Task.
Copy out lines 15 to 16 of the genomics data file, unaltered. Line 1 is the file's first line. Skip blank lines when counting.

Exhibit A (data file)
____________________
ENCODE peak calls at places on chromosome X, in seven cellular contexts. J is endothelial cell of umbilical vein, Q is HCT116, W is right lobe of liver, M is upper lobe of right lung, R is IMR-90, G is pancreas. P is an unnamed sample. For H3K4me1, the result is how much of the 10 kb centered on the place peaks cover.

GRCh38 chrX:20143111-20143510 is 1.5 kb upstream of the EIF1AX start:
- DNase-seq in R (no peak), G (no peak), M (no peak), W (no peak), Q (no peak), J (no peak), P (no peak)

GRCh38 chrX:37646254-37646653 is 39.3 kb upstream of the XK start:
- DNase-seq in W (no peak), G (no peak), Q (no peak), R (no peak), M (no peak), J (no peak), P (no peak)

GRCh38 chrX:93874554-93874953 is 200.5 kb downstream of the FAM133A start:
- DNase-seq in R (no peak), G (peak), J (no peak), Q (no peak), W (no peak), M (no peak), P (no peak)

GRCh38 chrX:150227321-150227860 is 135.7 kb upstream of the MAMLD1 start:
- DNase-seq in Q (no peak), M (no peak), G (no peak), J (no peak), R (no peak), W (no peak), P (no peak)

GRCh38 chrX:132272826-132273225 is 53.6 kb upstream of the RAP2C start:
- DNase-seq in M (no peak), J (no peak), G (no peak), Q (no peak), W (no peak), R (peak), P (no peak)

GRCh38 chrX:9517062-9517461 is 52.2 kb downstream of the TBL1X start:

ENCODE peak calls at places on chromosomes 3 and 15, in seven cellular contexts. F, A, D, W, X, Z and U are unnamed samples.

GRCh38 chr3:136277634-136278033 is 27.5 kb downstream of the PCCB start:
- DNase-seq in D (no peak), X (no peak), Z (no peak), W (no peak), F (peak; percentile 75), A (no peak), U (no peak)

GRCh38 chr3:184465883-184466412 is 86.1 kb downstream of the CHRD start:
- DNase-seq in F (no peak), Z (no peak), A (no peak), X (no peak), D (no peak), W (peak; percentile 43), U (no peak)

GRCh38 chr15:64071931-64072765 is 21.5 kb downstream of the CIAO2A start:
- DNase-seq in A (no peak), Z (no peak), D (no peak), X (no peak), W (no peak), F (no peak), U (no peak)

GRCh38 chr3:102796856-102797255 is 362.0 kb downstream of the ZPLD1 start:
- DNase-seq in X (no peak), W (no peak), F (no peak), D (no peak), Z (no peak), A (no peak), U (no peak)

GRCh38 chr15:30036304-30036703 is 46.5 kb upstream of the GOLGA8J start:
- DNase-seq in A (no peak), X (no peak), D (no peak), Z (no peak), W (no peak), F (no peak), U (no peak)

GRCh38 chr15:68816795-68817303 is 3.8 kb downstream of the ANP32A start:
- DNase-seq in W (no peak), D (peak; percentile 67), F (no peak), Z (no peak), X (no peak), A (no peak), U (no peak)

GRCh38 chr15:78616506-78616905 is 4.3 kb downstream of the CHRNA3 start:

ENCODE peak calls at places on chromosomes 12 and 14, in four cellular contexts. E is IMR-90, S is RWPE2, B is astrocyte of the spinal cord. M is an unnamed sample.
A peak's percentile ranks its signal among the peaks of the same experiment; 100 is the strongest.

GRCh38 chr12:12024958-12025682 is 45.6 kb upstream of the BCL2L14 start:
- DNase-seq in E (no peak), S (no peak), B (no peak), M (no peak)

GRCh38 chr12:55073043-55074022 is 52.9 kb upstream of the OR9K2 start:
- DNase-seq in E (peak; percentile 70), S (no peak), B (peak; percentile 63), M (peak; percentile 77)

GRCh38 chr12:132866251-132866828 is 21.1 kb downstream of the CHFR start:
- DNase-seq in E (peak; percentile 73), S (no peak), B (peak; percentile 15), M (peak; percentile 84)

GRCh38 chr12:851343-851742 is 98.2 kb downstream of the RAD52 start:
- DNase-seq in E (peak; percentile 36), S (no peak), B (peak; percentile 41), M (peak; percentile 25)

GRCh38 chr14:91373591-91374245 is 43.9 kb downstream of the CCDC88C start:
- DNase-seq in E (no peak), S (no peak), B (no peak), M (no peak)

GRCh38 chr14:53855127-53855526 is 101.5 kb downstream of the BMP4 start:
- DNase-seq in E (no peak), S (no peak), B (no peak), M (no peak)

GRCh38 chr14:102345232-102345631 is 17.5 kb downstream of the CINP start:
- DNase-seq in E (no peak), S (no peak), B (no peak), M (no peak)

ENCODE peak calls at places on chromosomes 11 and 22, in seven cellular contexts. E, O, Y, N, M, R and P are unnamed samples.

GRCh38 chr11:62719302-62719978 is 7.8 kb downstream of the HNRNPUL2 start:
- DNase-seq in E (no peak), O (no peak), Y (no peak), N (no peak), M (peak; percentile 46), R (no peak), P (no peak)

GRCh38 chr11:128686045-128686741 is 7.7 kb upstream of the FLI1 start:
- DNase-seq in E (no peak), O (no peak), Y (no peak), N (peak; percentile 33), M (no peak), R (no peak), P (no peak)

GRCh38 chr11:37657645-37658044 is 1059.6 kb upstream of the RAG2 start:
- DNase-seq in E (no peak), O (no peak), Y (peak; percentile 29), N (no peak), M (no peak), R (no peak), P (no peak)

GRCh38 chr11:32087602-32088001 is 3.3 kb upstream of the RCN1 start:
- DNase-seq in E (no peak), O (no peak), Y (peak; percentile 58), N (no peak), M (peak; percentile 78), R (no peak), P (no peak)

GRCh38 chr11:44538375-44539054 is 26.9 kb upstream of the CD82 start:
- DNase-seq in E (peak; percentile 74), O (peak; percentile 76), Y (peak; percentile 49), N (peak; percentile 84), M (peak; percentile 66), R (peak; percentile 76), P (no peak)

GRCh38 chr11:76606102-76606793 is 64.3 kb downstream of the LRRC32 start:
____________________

- DNase-seq in D (no peak), X (no peak), Z (no peak), W (no peak), F (peak; percentile 75), A (no peak), U (no peak)

GRCh38 chr3:184465883-184466412 is 86.1 kb downstream of the CHRD start: